Brazil’s cocaine and marijuana markets were not immune to the effects of the COVID-19 pandemic, but a recent report shows how drug traffickers quickly adapted to the new reality to keep their products flowing.

A July report by the United Nations Office on Drugs and Crime (UNODC) laid out how cocaine and marijuana trafficking in Brazil was affected by the impact of lockdown measures, the resulting economic downturn, state responses, and new criminal opportunities.

Here, InSight Crime breaks down the short- and long-term ramifications for drug flows through Brazil.

Marijuana Up, Cocaine Down

While marijuana seizures increased consistently throughout the pandemic, the overall quantity of cocaine seized nationwide temporarily decreased, albeit with regional variations.

From April 2020 to March 2021, marijuana seizures grew by 107 percent year-on-year, reaching almost 600 tons. In contrast, cocaine seizures dropped by about 20 percent. While a more significant number of individual seizures were reported, the average amount of cocaine involved in each stop plummeted, accounting for an overall quantitative drop.

There were likely several reasons for this. Firstly, the UNODC report noted that the flow of marijuana from Paraguay into Brazil “increased dramatically, likely as a consequence of reduced eradication activities and difficulties in cross-border collaboration.”

A parallel report carried out by the United Nations Development Programme (UNDP) showed that, while cocaine traffickers took to the skies to circumvent border closures, marijuana smugglers headed for remote areas. According to the UNDP, in the north of Brazil, the cities of Pacaraima and Boa Vista were entry points for Colombian marijuana, arriving by boat through Venezuelan waterways. And in the south, the state of Rio Grande do Sul saw the emergence of new trafficking clusters in 2020 that were not present in 2019, as marijuana from Paraguay was brought across.

SEE ALSO: Why Did Latin America’s Drug Trade Thrive During Covid-19?

Land Border Closures Led to More Drug Flights

Traditional methods of entry for cocaine into Brazil were disrupted early during the pandemic. The UNODC noted that, while cocaine production was high in Bolivia and Peru in 2019 and 2020, closures of land and water borders primarily through Paraguay meant that flights became the immediate fallback option.

“An increased flow of cocaine into the western border areas of Brazil shortly after the onset of COVID-19 seems to have been enabled…by traffickers increasingly resorting to clandestine flights to transport cocaine into Brazil,” read the report.

However, these flights seem to have been predominantly short-hop affairs, as the states where seizures increased the most were Mato Grosso do Sul and Paraná, which both border Paraguay.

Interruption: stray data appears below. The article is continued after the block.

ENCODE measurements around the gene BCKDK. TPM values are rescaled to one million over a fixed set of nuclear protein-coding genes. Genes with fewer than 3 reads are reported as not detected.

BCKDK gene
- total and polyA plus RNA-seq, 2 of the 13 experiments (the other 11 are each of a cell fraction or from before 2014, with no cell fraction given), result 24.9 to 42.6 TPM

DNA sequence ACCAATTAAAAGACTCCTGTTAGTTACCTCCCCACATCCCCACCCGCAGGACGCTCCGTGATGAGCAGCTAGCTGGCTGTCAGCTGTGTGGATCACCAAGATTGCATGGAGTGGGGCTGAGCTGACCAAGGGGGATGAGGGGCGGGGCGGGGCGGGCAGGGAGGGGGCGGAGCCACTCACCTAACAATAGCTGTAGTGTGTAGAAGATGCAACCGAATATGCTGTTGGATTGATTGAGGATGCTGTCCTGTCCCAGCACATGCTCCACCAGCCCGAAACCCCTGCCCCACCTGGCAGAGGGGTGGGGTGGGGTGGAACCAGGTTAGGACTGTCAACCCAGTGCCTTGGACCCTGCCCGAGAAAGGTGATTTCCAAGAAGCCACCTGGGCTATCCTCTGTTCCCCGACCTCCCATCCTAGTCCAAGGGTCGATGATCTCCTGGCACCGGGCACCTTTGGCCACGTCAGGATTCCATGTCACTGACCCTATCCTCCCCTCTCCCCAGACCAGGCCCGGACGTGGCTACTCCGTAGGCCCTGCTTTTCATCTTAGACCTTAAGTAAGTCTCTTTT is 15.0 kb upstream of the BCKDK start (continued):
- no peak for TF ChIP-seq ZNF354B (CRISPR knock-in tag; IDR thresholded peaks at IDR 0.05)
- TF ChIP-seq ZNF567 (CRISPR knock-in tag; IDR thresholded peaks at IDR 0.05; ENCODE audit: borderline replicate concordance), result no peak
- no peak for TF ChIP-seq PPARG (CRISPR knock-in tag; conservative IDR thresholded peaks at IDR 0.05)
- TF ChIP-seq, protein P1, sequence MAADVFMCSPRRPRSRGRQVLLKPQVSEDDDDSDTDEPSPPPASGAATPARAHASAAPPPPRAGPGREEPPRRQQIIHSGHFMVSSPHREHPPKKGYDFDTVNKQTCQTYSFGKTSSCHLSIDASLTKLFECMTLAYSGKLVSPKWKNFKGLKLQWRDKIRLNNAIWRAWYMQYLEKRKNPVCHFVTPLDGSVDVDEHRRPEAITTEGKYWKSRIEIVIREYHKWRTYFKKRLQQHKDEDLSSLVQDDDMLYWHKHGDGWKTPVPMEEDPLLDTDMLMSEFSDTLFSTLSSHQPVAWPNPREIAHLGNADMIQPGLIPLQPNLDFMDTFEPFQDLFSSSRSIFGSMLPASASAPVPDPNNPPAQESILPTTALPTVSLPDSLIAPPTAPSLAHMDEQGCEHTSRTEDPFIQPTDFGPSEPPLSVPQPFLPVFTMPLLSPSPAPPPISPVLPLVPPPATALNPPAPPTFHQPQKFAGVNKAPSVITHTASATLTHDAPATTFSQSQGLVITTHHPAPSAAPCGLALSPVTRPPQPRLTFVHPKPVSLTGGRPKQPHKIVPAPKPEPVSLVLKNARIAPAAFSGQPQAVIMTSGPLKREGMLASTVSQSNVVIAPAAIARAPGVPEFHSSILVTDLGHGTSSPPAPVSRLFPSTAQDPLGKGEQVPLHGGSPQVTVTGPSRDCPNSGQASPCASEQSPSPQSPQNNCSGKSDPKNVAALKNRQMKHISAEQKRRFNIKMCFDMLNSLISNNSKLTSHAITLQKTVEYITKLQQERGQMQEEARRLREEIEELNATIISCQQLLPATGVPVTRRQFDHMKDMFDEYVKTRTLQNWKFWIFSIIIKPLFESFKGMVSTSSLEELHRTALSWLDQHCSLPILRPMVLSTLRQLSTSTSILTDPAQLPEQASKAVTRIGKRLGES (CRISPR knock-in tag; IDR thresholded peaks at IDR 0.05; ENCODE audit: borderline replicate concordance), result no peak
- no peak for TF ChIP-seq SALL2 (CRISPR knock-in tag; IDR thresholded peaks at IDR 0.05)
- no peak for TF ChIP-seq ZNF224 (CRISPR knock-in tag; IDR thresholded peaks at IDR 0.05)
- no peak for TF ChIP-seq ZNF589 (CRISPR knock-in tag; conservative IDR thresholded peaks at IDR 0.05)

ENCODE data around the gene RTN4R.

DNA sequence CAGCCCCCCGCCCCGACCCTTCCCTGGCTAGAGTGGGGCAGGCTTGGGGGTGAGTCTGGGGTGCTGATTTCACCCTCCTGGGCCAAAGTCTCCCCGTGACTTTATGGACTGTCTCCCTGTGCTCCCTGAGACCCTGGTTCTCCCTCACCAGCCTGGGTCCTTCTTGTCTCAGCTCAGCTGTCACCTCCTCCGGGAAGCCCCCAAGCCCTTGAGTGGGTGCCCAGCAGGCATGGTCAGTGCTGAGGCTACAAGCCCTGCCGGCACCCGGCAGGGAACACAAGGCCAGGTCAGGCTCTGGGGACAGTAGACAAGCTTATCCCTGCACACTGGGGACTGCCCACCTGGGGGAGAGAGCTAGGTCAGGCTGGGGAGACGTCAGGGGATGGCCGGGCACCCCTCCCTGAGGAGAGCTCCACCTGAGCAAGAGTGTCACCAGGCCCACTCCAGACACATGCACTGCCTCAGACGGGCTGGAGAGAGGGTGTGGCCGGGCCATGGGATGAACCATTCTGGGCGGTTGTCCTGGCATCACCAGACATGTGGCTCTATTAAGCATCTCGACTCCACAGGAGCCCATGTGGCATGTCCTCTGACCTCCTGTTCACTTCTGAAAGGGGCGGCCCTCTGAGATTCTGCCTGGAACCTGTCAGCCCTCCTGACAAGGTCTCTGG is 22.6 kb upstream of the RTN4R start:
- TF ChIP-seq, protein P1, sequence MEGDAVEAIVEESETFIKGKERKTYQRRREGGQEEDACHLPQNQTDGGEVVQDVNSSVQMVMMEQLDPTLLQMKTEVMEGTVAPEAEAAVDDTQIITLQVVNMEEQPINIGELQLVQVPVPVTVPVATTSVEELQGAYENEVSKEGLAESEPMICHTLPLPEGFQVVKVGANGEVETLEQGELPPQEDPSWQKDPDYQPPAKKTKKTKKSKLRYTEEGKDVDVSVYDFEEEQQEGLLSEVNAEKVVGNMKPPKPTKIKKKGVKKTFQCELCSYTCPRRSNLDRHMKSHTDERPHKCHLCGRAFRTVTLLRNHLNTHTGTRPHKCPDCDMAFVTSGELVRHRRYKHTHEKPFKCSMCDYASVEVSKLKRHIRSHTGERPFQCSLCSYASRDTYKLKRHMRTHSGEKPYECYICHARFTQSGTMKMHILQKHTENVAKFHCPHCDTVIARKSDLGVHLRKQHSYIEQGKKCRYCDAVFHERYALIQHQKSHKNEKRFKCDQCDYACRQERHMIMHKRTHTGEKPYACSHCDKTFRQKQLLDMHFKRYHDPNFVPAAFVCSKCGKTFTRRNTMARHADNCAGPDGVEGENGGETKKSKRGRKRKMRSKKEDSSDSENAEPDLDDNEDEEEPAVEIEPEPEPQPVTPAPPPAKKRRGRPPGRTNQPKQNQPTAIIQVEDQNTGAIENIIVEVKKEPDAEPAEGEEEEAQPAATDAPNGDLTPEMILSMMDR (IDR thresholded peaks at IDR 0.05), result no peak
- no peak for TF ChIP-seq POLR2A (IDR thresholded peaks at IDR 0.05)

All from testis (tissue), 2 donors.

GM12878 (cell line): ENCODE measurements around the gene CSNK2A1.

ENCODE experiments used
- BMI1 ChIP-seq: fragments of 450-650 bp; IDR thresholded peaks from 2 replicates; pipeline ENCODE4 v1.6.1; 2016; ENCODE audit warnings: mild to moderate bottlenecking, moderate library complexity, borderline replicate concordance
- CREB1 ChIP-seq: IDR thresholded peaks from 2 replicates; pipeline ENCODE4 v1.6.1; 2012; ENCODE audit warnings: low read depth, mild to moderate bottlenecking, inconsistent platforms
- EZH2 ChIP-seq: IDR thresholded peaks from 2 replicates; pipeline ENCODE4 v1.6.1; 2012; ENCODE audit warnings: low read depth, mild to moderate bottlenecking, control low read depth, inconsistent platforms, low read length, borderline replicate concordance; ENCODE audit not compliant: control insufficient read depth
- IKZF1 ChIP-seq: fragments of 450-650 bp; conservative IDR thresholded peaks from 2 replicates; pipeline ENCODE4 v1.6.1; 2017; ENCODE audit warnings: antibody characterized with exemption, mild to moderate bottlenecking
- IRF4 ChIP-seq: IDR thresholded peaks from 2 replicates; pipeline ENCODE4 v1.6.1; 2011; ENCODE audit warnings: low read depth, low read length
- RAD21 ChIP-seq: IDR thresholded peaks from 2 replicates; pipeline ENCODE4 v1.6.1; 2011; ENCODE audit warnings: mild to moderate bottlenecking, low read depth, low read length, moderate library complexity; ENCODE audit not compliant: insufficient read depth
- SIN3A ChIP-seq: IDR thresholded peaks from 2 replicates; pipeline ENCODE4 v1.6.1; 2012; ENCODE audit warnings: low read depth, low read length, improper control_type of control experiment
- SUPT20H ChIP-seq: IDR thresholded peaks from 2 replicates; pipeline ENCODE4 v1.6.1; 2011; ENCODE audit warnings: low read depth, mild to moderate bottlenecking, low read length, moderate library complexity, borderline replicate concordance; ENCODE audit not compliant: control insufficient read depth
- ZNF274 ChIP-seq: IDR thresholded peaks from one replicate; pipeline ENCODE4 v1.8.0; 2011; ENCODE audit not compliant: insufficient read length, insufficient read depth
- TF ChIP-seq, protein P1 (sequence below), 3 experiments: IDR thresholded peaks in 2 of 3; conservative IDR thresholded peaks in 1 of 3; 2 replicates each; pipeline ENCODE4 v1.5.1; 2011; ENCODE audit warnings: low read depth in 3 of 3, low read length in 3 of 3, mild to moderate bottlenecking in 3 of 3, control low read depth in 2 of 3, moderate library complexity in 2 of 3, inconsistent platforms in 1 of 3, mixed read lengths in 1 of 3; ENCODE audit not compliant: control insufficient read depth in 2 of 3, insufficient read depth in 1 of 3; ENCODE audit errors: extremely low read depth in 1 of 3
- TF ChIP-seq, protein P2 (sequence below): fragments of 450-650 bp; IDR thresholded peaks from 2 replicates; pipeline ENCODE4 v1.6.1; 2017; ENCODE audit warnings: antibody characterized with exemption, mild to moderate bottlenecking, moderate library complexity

This shift does not appear to have tipped the balance of power within Brazil’s drug trafficking landscape. The country’s leading gangs were best positioned to shift their routes and trafficking methods.

For example, the First Capital Command (Primeiro Comando da Capital – PCC) could afford to make the jump from cocaine trafficking via land routes to a greater reliance on clandestine aircraft. São Paulo prosecutor, Lincoln Gakiya, told the financial newspaper, Valor Econômico, that the PCC had bought “helicopters and small planes that can carry 400 kilos to 500 kilos of [cocaine]” from Bolivia and Paraguay.

As such, he explained, the closure of the Brazil-Paraguay border “did not cause them much problems.”

SEE ALSO: Aircraft Theft Across Latin America Continues to Fuel Drug Trade

Smaller Ports Take On Larger Roles

The UNODC report highlighted how, due to higher scrutiny at major seaports and greater demand for cocaine in Europe, Brazilian traffickers increased their use of smaller seaports.

“The diversification [of ports] had been observed before the pandemic but became particularly prominent during its course, and was especially visible in terms of the destination countries of cocaine trafficked from Brazilian ports,” read the report.

While the country’s largest port, Santos, near São Paulo, remained a mainstay for cocaine flows, other options to the north and south became increasingly popular. From 2019 to 2022, the southern port of Paranaguá in the state of Paraná, was commonly used to send cocaine to Europe by a group connected to the Calabrian Mafia in Italy. After its first-ever cocaine seizure in 2019, the port of Natal in the northeast of the country became a mainstay for sending the drug to the Netherlands. And the colossal drug operation of Sergio Roberto de Carvalho, one of Brazil’s largest-ever drug traffickers, used any port available in Brazil to move dozens of tons of cocaine to Europe.

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